Not only are we less likely to engage in increased effort again, but overtime it can actually impact our employee engagement. This is bad news as we know a strong engagement level in staff leads to a host of benefits, including:
- Increased effort and productivity
- More attention and care
- Greater overall performance
- Reduced absenteeism
- Stronger employee retention
- Heightened levels of innovation
If a lack of deserved recognition reduces engagement, all the above are also put at risk.
How to recognise remote employees more effectively
Managers need to take steps to address the imbalance and figure out how to recognise remote employees. So, here are some tips for improving remote work employee recognition, and some ideas for rewarding remote employees for their all their hard work and self-motivation.
Tips to improve employee recognition for remote staff:
- Implement digital recognition tools: Giving employees a platform to give each other recognition helps to strengthen their social bonds, while taking some of the pressure off of you as their manager. Some work cultures can even benefit from a points-based recognition system to promote healthy competition, but other cultures simply benefit from staff being encouraged to praise their colleagues.
- Use goal tracking to understand how everyone contributes: One of the simplest methods for how to recognise remote employees is by shedding light on how much they contribute. Using SMART Goals, OKRs, or whatever system suits your business, you can track everyone’s progress each week, and even connect employee objectives to broader company goals to show the difference remote workers make.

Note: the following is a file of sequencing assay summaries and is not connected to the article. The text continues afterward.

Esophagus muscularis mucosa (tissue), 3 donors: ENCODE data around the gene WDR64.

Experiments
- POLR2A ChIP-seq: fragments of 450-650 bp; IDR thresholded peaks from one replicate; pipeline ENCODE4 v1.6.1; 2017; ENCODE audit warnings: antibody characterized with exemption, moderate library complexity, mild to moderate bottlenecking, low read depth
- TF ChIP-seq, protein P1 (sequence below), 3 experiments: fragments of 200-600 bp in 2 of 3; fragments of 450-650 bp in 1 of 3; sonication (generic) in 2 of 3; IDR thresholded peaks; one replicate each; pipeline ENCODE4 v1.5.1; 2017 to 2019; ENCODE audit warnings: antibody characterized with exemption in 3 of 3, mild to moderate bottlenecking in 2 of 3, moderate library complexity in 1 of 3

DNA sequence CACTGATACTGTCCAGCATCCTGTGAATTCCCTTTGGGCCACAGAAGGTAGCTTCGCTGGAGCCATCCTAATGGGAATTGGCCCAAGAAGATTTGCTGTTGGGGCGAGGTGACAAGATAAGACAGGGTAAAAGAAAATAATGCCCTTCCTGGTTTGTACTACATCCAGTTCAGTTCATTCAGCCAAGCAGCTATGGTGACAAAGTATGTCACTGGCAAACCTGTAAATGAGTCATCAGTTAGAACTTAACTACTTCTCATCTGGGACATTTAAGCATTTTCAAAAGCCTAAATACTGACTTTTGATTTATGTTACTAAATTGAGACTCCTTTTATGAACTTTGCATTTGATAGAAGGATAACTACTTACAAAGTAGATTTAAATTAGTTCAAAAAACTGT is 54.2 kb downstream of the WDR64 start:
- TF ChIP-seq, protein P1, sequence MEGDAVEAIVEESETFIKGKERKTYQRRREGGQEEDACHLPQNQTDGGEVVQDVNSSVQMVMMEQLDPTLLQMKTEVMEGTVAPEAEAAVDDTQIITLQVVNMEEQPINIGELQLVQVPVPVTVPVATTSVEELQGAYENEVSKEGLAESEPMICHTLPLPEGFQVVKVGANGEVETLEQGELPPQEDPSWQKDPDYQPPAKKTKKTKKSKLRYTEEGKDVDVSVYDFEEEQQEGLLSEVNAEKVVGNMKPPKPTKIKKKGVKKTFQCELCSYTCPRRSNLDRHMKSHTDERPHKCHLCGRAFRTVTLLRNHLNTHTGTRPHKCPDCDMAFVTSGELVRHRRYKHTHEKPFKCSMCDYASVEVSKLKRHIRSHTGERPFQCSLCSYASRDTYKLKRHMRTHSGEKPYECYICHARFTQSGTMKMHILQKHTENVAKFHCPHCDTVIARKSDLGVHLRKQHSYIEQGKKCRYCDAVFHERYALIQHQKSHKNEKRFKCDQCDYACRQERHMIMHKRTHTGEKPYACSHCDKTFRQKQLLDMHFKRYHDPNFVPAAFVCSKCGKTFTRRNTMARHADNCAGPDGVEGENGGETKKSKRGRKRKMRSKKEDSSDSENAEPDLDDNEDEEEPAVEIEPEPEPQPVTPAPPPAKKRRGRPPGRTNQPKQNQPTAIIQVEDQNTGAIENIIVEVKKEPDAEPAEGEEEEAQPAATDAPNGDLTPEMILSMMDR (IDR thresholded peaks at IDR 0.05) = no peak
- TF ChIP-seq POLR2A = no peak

- Promote employee accomplishments: Telling someone that you appreciate their work is a great start. But we can go a step further. Whether it’s on company social media, a purpose-made Slack channel, or any other public or employee-facing means, it’s good to be able to highlight employee achievements where everyone can see.
How to show appreciation to your remote employees:
Recognition and perks are two different approaches to showing that you value someone’s work. So, while we’re mainly talking about recognition today, the right choice of perks and benefits can be the icing on the cake that shows you’re willing to go the extra mile.
- Invest in their home workspaces: Since
the start of the pandemic, a lot
of remote staff have had difficulties with tech and other equipment. But
investing in high-speed internet, better computers or ergonomic equipment can
give them the tools to succeed.
- Offer health-related benefits: Remote
work is pretty sedentary. But investing in a good health insurance scheme, or
providing gym memberships or health food subscriptions shows that you’re
invested in remote staff wellbeing.
- Ask what perks remote staff want: We could spend all day giving you suggestions, or you could ask your remote team what benefits interest them. Don’t assume they just want the same benefits as their office-based colleagues. Involving remote staff in these discussions is the best recognition you can offer them.